The scheduled programme had included Trios by Debussy and Chaminade, and I’d done my homework so that at least I’d have some idea about what was what. But very unfortunately the Fiorini Trio had had to cancel at very short notice - so it was extraordinary that the concert took place at all, thanks to the London Mozart Trio standing in.

But gone were the French composers, and the concert confronted us with Brahms in C minor - a daunting prospect. Big chords and then one of those muscular turbulent Brahms themes set the piece going, and the second theme, though gentler and moving by smaller intervals, seemed equally restless. The texture was characteristically dense, full of interweaving lines, triplets against duple time: it was material that could have formed a very large scale movement. But it turned out to be a very terse and its brevity took me by surprise - suddenly the coda was upon us, two loud chords and it was done. The London Mozart Trio had played it with all the energy it demanded and it was a powerful opener.

The Presto non assai (there’s something very Brahmsian about that: presto - as fast possible - non assai - but not too much!) began with Colin Stone, piano, characterising nicely the strange little wandering theme. The whole movement was very ambiguous - you never knew how dangerous it might become, until it slowed down and petered out very quietly. The slow movement’s arching main theme is presented by the strings, then taken up by the piano, and this sympathetic dialogue characterises the whole movement, which you might think of as a very tender dialogue between the strings and piano - until with two sudden loud chords the piano brutally declares it over. The finale is full of agitated wanderings, which at times were played with the same strenuous minor key turbulence that dominated the first movement. Come the coda the minor key agitation was transformed into major key vitality, the three players addressing the music with a conviction that set the heart racing.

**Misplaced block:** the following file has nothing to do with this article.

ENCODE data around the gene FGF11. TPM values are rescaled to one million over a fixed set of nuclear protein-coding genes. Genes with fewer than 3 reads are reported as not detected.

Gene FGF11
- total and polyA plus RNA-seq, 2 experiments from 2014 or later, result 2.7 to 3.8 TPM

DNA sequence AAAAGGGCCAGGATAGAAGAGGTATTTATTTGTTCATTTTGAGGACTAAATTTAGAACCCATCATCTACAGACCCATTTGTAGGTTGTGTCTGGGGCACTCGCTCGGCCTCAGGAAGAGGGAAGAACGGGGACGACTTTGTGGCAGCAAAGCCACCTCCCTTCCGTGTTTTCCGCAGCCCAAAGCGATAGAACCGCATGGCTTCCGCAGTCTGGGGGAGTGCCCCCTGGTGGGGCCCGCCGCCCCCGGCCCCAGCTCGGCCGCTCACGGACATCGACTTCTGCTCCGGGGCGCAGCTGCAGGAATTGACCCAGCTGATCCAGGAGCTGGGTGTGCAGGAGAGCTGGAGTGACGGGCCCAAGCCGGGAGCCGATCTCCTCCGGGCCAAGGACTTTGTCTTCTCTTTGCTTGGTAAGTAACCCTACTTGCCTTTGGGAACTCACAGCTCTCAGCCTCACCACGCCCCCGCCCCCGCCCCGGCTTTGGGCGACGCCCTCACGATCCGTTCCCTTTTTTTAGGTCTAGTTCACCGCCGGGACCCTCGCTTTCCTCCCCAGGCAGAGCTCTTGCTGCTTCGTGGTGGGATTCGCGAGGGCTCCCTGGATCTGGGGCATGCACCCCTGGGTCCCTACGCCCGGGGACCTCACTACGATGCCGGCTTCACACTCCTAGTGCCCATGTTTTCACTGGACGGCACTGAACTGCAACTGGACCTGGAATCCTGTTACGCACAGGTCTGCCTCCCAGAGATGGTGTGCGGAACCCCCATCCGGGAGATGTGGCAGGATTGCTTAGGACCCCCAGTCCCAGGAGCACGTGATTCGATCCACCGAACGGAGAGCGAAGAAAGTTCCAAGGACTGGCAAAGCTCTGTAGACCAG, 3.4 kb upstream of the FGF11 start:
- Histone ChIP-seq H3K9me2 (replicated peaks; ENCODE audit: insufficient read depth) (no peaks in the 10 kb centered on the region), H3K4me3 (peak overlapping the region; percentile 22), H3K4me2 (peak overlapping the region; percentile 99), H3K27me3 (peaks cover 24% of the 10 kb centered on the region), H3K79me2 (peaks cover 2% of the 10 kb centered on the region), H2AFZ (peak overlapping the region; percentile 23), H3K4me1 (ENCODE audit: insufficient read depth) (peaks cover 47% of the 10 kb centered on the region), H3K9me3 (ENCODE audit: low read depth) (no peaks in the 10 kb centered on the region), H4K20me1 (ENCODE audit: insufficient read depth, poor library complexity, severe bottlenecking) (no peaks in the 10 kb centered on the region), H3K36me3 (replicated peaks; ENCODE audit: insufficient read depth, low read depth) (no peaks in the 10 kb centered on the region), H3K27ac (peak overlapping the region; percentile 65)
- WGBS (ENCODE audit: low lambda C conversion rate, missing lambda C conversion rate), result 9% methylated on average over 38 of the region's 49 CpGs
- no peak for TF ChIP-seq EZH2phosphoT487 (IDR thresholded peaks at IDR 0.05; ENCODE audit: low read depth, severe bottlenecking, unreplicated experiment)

They displayed similar energy in the amazing Shostakovich Trio, not least in the demented dance of its second movement. One of the weirdest moments in this work is its very opening when the cello (Sagi Hartov) plays a slow fugue theme on harmonics - and thin and ghostly sound as though sounding from the wrong side of the grave; the violin, Krzysztof Smietana, comes in in the foreground, with an entirely human song of sorrow; the piano entry is in the deep bass, rumbling among the rocks and the caves. The slow movement is a string lament above solemn, slow piano chords and leads without a break into the impassioned finale based on Jewish-style theme. The London Mozart Trio gave this work, composed in the dark years of the Second World War, a strong and passionate performance, appropriate to Remembrance Sunday on which the concert took place.

The second half was filled entirely by the ‘heavenly length’ of Schubert’s Piano Trio in B flat. Colin Stone’s piano playing was a delight, and Sagi Hartov was always expressive on the cello. Smietana’s violin playing was extremely beautiful, and wonderful singing tone often rising gloriously above his colleagues, but there was something perhaps a little too dour and stern about his demeanour to allow Schubert’s melodies to melt the heart quite as they might. It had served him well in the strength of the Brahms and navigating through the desolation of the Shostakovich; but a little more warmth would have been welcome now. Even so, it was a very powerful performance, and one is very grateful indeed that the London Mozart Trio were able to give us a concert that otherwise would not have taken place at all.